Clinical Center News
Spring 2019

Help improve the Clinical Center, participate in this year's Federal Employee Viewpoint Survey

FEVS logo

On May 20, the U.S. Office of Personnel Management will launch the annual Federal Employee Viewpoint Survey (FEVS) for eligible government employees to confidentially share their perceptions of their work experiences, their agencies and their leaders. Federal agencies will use the results to help identify where improvements are needed and what aspects are successful in their workplace environment.

All full, part-time and non-seasonal employees, including Title 42 and Commissioned Corps who were onboard by October 28, 2018, are eligible for the survey. It takes about 20 minutes to complete and employees will have until July 1 to submit their responses. For more information on the FEVS and a list of key definitions used in the survey, visit the Office of Workforce Management and Development's Federal Employee Viewpoint Survey webpage (staff only).

In 2018, a record number of Clinical Center employees (61%) completed and submitted their FEVS surveys, providing valuable insights

"Thanks again to all staff who take the time to do their surveys. I really hope participation keeps going up. Your input will continue to lead to meaningful actions to make this special hospital an even better place to work," said Dr. James Gilman, the NIH Clinical Center's CEO.

The final 2018 FEVS Report for the Clinical Center identified the following as the most positive and negative aspects of the workplace environment:

Top Positive Rated Aspects:

  1. When needed I am willing to put in the extra effort to get a job done. (97%)
  2. The work I do is important. (95%)
  3. I am constantly looking for ways to do my job better. (93%)

Top Negative Rated Aspects:

  1. Pay raises depend on how well employees perform their jobs. (36%)
  2. In my work unit, steps are taken to deal with a poor performer who cannot or will not improve. (31%)
  3. How satisfied are you with your opportunity to get a better job in your organization? (29%)

While the top positive and the top negative rated aspects were the same in 2017 and 2018, the aspects that showed the most improvement in 2018 were the following:

  1. I believe the results of this survey will be used to make my agency a better place to work (+8%)
  2. In my organization, senior leaders generate high levels of motivation and commitment in the workforce (+8%)
  3. The work unit has the job-relevant knowledge and skills necessary to accomplish organizational goals (+7%).
  4. Senior leaders demonstrate support for Work/Life programs (+7%).
Trina Davis
Graphic of a cochlear implant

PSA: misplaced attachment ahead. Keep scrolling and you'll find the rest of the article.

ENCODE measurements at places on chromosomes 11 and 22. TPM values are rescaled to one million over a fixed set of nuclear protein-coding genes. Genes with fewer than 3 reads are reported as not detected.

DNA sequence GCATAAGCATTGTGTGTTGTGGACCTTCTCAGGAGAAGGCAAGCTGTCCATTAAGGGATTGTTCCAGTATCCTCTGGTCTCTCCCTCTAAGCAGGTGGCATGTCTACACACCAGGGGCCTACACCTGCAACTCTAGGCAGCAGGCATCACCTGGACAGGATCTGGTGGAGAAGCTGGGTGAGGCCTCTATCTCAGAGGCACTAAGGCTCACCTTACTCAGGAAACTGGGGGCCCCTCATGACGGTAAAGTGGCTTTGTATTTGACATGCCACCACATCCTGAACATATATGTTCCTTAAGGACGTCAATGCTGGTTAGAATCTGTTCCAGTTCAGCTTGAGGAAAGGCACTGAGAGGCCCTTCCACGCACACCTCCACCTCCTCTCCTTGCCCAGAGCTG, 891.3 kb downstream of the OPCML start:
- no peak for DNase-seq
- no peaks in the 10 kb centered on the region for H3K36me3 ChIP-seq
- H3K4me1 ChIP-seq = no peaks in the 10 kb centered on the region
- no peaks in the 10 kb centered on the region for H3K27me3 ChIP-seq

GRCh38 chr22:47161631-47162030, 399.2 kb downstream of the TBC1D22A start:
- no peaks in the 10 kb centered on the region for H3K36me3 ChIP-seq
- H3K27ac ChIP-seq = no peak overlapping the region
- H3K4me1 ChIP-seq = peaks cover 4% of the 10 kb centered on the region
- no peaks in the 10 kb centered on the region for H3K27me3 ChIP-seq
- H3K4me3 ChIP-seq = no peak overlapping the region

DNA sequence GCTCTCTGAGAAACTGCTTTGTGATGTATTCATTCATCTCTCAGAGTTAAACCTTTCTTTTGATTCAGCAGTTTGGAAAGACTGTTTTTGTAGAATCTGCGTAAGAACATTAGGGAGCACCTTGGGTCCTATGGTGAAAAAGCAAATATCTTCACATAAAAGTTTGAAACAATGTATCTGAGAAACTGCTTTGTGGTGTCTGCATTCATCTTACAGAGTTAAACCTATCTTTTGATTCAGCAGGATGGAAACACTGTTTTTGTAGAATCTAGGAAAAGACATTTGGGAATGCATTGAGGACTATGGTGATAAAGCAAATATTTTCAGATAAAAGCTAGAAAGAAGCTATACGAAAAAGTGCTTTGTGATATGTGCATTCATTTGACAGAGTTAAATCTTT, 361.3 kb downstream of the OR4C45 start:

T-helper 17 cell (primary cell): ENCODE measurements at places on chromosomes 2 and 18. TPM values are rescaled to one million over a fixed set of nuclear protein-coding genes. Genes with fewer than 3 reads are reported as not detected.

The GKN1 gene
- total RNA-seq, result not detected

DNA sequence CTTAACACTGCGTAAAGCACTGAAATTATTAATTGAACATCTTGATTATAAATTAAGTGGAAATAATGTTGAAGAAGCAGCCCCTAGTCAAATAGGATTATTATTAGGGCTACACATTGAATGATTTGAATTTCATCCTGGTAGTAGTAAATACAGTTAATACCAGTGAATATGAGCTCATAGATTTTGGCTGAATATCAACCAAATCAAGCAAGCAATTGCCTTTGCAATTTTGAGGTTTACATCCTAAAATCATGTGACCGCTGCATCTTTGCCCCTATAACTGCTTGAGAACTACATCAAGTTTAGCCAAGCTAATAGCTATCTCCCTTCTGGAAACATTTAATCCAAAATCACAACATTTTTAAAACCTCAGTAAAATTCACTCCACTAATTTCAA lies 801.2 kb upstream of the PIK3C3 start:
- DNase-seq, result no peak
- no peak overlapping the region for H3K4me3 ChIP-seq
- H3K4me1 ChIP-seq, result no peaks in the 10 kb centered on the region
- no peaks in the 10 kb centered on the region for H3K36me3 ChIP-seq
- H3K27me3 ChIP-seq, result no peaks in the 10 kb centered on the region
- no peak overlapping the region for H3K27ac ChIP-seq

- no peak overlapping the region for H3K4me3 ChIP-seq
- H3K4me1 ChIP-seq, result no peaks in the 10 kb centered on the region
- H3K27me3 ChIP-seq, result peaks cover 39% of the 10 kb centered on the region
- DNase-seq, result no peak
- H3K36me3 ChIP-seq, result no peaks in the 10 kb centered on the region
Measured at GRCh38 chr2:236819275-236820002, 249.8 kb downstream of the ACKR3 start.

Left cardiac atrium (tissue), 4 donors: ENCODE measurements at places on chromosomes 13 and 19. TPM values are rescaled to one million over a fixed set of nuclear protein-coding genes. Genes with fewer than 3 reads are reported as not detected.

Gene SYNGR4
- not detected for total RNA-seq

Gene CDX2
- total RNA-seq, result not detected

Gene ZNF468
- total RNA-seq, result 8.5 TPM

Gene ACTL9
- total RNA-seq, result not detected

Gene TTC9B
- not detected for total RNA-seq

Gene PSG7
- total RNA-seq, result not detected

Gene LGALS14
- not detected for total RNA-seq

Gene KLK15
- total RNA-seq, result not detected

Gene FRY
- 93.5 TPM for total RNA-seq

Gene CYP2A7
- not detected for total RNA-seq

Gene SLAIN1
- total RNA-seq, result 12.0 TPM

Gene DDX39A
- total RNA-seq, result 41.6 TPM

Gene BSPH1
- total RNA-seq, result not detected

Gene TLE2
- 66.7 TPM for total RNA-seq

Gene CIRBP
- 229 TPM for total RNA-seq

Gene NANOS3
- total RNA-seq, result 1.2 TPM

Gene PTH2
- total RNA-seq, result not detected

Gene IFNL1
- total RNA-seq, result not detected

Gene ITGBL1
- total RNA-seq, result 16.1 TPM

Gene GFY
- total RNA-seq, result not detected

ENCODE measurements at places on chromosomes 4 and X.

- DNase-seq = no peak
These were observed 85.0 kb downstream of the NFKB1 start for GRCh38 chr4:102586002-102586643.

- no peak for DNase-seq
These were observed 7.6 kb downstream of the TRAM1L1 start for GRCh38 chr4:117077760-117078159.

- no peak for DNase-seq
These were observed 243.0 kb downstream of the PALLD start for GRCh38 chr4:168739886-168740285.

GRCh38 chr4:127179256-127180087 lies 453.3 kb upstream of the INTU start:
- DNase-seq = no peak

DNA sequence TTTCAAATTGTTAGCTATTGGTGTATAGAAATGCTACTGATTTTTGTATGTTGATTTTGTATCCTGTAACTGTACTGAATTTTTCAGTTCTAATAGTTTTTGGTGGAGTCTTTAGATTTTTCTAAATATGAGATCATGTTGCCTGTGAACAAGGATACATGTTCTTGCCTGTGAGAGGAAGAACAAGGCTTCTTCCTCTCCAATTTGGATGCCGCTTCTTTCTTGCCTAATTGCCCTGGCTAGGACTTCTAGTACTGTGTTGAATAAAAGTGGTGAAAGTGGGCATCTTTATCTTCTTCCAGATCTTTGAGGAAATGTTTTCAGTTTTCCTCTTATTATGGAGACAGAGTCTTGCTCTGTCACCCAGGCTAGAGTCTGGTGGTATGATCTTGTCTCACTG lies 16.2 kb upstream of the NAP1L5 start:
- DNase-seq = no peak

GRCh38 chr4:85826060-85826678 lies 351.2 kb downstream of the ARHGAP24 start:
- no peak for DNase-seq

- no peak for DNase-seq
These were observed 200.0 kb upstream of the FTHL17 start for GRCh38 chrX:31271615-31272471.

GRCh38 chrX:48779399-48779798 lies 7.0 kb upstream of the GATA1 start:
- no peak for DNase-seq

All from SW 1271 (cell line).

Staff member using a sewing machine
Dr. Saul Rosen
a patient's wristband getting scanned upon checking in or out
Michael Bard, a volunteer medical musician, holds his guitar in a patient room
Nancy Holmfeld
Rare Disease Day logo
People dancing in the atrium
people taking a selfie
Health Information Management Department staff posing for a photo
Young boy holds up a sign that says I love clean hands
FEVS logo
Teresa Bauch showing children cultures of infectious diseases on Take Your Child to Work Day
Staff at the site of a new facility
Woman typing on a Workstation on Wheels computer
Staff view a piece of paper in a kitchen
Men on stage at the awards
Josh and Lisa Danielpour
A redesigned common area in the NIH Clinical Center Edmond J. Safra Family Lodge
Nicholas Rodriquez enjoying the Virtual Reality experience
A young boy voting on gingerbread houses
Retired Navy Capt. Pius A. Aiyelawo speaking at the NIH Veterans Day Celebration Nov. 7
Pediatric patients are given candy by departments at the Clinical Center
a man smiling
Workplace Climate and Harassment Survey. Take the Survey now.
Karen Baker, Dr. Colleen Hadigan and Victoria Anderson stand in a hallway.
Dr. Daniel Kastner examining a patient at the NIH Clinical Center
A nurse provides Dr. Anthony Fauci a flu shot
Food allergy
NIH staff gather at a relay race at the NIH Clinical Center
Dr. Gilman speaks at a podium
Four people listen to a dietician speak about the Nutrition Department while a employee preps food
Prediction and probability maps from prostate cancer researchers
Dr. Francis Collins, Shawn Thomas and Dr. Jim Gilman stand on stage as Thomas holds a plaque
National Symphony Orchestra performance
Two men up close to the MRI magnet, outside
Dr. Christopher Pleyer, Dr. Kelly Stone and Dr. Robert Lembo stand in front of a screen that says Distinguished Clinical Teacher Award Winner. Stone holds a plaque
Artwork decorates stairwells
Dr. William Ward speaks at a podium and a screen behind him is a poster that says Immunohematology & Blood Transfusion, 27th Annual Symposium
Four students and a teacher hold an oversized check to benefits patients at the NIH Clinical Center
Senior leaders at NIH cut a ribbon opening two hospice suites at the Clinical Center
Laptop with stethoscope nearby
Patient Photography Studio
Dr. Francis Collins, director of the NIH sties in a chair to the left. Barbra Streisand holds a microphone and sits in a chair to the right – speaks to the audience
Dr. James Gilman stands with Alba C. Murphy as they smile and hold a certificate